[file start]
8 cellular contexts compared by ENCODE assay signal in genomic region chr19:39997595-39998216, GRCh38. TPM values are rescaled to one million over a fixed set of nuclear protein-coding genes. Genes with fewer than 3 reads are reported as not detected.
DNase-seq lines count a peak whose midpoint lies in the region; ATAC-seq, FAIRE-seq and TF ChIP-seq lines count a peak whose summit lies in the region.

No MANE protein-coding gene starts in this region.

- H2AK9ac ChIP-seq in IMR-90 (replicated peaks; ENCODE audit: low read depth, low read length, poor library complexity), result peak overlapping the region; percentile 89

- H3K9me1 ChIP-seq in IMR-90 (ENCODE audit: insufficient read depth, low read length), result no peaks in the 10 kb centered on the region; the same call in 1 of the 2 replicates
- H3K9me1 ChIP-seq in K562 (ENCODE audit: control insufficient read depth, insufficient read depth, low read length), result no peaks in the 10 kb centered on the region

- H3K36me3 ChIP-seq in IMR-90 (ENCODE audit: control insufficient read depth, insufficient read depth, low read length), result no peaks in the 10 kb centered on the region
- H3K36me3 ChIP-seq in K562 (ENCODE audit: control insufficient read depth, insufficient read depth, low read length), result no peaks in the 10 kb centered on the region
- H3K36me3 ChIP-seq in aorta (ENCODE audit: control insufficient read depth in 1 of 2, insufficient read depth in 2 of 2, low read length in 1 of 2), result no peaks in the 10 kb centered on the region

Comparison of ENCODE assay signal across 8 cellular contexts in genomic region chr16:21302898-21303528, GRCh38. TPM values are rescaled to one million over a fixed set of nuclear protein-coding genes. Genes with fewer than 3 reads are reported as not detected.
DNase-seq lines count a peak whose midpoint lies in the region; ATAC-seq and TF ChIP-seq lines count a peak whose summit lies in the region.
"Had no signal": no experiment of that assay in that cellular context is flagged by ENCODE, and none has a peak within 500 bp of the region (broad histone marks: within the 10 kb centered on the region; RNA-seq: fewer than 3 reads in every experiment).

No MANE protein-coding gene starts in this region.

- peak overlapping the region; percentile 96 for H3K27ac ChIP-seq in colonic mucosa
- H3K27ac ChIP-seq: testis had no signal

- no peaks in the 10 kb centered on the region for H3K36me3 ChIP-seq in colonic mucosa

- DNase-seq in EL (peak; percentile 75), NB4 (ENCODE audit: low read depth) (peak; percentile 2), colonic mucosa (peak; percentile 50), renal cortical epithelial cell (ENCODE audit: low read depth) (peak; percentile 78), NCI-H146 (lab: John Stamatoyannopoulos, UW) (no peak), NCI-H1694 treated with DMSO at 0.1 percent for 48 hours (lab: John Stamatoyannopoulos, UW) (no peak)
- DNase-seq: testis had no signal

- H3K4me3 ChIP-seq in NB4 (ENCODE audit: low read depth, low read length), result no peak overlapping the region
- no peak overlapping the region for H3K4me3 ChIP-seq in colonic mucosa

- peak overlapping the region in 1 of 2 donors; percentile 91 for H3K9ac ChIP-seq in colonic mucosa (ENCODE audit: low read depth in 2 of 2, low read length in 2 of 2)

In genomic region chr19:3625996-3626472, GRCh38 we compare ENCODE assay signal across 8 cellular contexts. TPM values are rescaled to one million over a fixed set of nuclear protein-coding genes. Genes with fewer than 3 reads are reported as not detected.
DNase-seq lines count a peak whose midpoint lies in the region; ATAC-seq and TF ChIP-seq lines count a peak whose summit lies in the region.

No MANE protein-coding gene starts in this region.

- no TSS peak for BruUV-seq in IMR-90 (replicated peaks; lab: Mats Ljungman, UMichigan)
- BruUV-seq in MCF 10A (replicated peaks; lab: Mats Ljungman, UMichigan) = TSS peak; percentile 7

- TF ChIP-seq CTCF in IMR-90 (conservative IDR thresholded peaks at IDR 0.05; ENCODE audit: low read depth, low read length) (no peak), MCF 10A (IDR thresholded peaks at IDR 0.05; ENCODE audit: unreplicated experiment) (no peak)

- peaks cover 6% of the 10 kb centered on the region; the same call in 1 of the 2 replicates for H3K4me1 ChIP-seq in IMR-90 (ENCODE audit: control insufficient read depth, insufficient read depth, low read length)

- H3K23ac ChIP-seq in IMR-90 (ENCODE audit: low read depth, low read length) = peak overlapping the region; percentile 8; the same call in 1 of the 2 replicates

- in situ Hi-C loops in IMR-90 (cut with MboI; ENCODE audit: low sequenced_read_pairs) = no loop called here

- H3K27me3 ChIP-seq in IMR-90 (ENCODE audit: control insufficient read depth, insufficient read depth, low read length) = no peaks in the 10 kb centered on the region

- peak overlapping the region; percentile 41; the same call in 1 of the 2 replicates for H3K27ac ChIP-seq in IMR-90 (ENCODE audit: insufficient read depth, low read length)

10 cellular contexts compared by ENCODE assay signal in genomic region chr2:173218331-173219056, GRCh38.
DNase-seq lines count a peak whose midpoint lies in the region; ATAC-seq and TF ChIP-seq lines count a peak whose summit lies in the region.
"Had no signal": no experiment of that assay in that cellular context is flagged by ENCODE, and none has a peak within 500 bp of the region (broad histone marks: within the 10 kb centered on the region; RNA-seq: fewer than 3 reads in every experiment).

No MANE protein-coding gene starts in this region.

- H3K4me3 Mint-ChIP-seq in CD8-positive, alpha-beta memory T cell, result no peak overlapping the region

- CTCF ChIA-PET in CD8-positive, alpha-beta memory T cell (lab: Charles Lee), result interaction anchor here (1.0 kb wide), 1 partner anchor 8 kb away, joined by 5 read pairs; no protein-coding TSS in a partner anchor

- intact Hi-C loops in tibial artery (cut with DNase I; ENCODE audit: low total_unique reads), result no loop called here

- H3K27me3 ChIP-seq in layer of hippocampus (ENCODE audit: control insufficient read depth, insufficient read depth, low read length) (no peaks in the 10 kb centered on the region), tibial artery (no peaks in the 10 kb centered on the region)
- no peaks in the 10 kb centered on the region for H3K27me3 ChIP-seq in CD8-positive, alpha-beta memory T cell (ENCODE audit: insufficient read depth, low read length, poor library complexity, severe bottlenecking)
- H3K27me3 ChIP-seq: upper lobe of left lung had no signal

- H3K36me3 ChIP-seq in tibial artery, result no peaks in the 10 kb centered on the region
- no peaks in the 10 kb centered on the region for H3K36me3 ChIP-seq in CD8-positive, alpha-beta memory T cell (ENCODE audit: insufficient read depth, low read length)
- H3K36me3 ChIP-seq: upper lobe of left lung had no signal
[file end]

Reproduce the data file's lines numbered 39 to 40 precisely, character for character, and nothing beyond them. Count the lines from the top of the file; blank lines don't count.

- intact Hi-C loops in tibial artery (cut with DNase I; ENCODE audit: low total_unique reads), result no loop called here

- H3K27me3 ChIP-seq in layer of hippocampus (ENCODE audit: control insufficient read depth, insufficient read depth, low read length) (no peaks in the 10 kb centered on the region), tibial artery (no peaks in the 10 kb centered on the region)